If Window Performance Testing Was a Sport, Would You Be Winning?

November 30, 2021

Understanding Window Testing’s Big Three: Air, Water, Uniform Load

Most people simply look through a window to the view on the other side, rather than looking at the window to inspect it and consider its performance, or even how it protects a home or business from the elements.

However, as a homeowner or a business owner who pays the energy bills, a contractor that installs the windows, or a supplier that sells them, it is something you must consider. High-performance window systems provide a host of benefits from longevity to sustainability to energy efficiency.

In the window industry, there are three major tests that determine a window’s performance: Air infiltration, water resistance, and uniform load performance. With different tests and a variety of standards to meet, confusion can arise about relevant standards and which window system performance tests are most important.

For easier understanding, the three core window tests can be related to different sports. And if you are playing the game, don’t you want to win?

Testing Air Infiltration – Low Score Wins

The air infiltration test established by the Fenestration & Glazing Industry Alliance (FGIA) is best likened to a round of golf.

Just like golf, where you want to sink the ball into the hole in the least number of strokes possible, the goal is a low air infiltration test score.

The FGIA defines air infiltration as air coming into a building around windows, doors, skylights, electrical outlets, walls, floors, and the roof as a result of differences in a building’s internal and external air pressure.

Typically, an air infiltration test is the first one that a window system undergoes. This is because if the system fails the air infiltration test, it doesn’t possess the performance attributes necessary for a real-world installation, making additional water and structural tests irrelevant.

To pass the air infiltration test, no more than 0.3 cubic feet per minute of air may pass through a window system under standard pressure conditions – which is a 25 mph (or 1.75 psf) wind load against the window.

“Put simply, if the window’s air infiltration test is under 0.3 cubic feet per minute, you’re in the game to move forward with testing for water resistance and uniform load,” said Jon Hauberg, director of product research and development at Deceuninck North America. “Deceuninck has several high-performing operating window systems that test as low as 0.06 to 0.10 for air infiltration – and all of our window systems score at 0.2 or less.”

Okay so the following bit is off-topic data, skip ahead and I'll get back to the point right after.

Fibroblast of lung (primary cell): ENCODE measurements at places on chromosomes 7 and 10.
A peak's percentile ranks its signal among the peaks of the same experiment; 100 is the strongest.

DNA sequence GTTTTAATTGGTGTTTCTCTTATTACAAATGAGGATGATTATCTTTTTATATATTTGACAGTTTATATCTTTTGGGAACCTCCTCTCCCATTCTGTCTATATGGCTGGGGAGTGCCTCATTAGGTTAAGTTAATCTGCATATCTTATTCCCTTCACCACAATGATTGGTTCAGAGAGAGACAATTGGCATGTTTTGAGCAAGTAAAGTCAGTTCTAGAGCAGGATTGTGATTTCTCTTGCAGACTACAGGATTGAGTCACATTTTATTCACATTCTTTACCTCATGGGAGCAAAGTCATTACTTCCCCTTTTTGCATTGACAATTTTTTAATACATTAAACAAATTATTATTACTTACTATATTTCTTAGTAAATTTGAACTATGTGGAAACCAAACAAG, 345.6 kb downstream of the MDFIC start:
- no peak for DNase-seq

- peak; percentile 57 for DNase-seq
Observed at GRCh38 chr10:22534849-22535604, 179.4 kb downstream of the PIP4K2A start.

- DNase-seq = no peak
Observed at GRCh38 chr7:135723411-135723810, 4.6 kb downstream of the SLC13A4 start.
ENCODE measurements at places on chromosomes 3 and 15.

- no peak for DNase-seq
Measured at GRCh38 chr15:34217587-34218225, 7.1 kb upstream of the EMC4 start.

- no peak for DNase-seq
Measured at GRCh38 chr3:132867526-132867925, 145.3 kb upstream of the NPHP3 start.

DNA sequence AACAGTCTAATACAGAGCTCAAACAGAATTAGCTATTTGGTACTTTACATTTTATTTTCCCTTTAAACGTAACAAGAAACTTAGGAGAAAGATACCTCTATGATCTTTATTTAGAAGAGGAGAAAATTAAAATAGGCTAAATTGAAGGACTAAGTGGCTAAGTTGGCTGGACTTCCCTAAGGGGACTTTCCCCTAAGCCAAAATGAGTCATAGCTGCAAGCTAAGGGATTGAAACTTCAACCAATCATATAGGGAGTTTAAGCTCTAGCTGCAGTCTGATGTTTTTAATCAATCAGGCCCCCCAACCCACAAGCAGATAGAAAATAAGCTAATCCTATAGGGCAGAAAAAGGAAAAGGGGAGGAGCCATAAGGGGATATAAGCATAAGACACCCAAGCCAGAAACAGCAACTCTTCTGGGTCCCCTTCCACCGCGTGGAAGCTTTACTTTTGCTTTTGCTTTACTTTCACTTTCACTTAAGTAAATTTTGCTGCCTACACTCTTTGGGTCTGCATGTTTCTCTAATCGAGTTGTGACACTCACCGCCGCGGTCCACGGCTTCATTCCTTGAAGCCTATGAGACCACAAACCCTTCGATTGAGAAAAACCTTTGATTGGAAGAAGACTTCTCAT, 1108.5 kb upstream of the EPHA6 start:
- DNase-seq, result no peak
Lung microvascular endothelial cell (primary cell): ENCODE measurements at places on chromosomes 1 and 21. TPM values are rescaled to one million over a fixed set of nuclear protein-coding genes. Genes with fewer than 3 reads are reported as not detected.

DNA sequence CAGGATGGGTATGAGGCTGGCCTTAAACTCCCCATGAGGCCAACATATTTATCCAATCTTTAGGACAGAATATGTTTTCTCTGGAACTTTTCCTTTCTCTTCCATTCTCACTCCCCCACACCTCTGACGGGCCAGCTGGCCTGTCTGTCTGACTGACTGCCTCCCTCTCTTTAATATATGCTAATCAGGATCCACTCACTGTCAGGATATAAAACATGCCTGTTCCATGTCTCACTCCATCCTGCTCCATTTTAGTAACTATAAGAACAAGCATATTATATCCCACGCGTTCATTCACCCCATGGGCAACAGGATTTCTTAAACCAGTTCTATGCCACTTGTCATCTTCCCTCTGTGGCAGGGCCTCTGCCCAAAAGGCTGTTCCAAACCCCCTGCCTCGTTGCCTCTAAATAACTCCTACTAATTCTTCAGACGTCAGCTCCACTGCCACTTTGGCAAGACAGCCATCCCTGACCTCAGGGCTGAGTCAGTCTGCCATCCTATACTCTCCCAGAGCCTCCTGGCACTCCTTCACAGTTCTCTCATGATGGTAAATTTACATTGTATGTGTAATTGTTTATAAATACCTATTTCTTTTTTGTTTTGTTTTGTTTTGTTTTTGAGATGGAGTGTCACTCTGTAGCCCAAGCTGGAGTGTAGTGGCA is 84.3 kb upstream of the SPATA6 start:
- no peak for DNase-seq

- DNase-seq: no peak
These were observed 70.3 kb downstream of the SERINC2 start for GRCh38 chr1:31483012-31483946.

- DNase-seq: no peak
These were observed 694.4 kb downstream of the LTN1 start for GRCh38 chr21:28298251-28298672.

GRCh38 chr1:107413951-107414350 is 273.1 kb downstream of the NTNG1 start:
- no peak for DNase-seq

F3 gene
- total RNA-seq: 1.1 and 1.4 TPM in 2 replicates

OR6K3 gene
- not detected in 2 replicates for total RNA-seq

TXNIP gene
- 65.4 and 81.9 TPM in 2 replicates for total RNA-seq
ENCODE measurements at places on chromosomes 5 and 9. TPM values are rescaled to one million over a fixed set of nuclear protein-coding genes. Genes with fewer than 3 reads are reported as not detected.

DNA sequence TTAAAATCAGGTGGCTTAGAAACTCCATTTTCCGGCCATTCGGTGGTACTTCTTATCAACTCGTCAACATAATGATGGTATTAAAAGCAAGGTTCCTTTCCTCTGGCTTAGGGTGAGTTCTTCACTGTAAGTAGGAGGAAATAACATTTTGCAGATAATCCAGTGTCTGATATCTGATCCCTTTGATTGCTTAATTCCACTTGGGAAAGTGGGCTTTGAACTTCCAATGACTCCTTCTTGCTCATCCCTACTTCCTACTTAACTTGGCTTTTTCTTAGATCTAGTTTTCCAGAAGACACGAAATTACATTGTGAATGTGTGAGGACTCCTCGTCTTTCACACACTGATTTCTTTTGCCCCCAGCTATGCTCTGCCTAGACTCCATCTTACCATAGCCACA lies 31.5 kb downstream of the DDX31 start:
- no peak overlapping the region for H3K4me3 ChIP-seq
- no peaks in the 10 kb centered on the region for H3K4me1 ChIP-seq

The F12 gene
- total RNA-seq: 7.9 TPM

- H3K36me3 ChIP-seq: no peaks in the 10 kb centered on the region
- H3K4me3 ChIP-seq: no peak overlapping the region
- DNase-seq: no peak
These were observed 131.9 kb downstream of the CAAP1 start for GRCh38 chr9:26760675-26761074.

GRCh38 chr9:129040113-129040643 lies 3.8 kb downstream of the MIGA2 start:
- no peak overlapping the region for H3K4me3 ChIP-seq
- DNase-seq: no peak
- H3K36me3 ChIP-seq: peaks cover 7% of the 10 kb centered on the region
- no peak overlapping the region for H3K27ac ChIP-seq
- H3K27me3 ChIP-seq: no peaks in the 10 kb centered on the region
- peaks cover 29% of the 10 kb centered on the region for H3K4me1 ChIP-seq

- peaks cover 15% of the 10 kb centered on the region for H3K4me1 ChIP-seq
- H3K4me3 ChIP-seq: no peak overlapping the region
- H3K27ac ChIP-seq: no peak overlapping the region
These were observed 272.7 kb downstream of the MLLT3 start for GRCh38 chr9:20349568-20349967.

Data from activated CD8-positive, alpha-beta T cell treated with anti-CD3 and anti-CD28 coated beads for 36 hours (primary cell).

Hitting A Homerun with Water Resistance Testing

Testing a window system’s water resistance is a lot like a game of baseball – the most runs wins. A “rainout” only occurs when water leaks into the interior. And like a prolonged rainstorm at the ballpark, the game is over at that point.

In this instance, runs equals pounds per square foot (psf). Like baseball, when manufacturers are testing their windows for water resistance, they want to have the most “runs” per game.

The water resistance test is similar to the air infiltration test with the addition of a spray rack that continuously applies water to a window system. The test begins at a baseline of 32 mph winds applied to the exterior side of the window system and steadily increases from there. Negative pressures are also applied to the interior in an attempt to pull water through the window.

In the water resistance test, windows are exposed to 8 inches of simulated rain per square foot per hour. This exceeds any rate of rainfall ever recorded in a natural storm, according to the FGIA. That is, if a window is deemed compliant, it should be more than suitable for any real-world application with regard to rain and water resistance.

The “league average” for water resistance across the industry is 2.86 psf tested at 32 mph winds.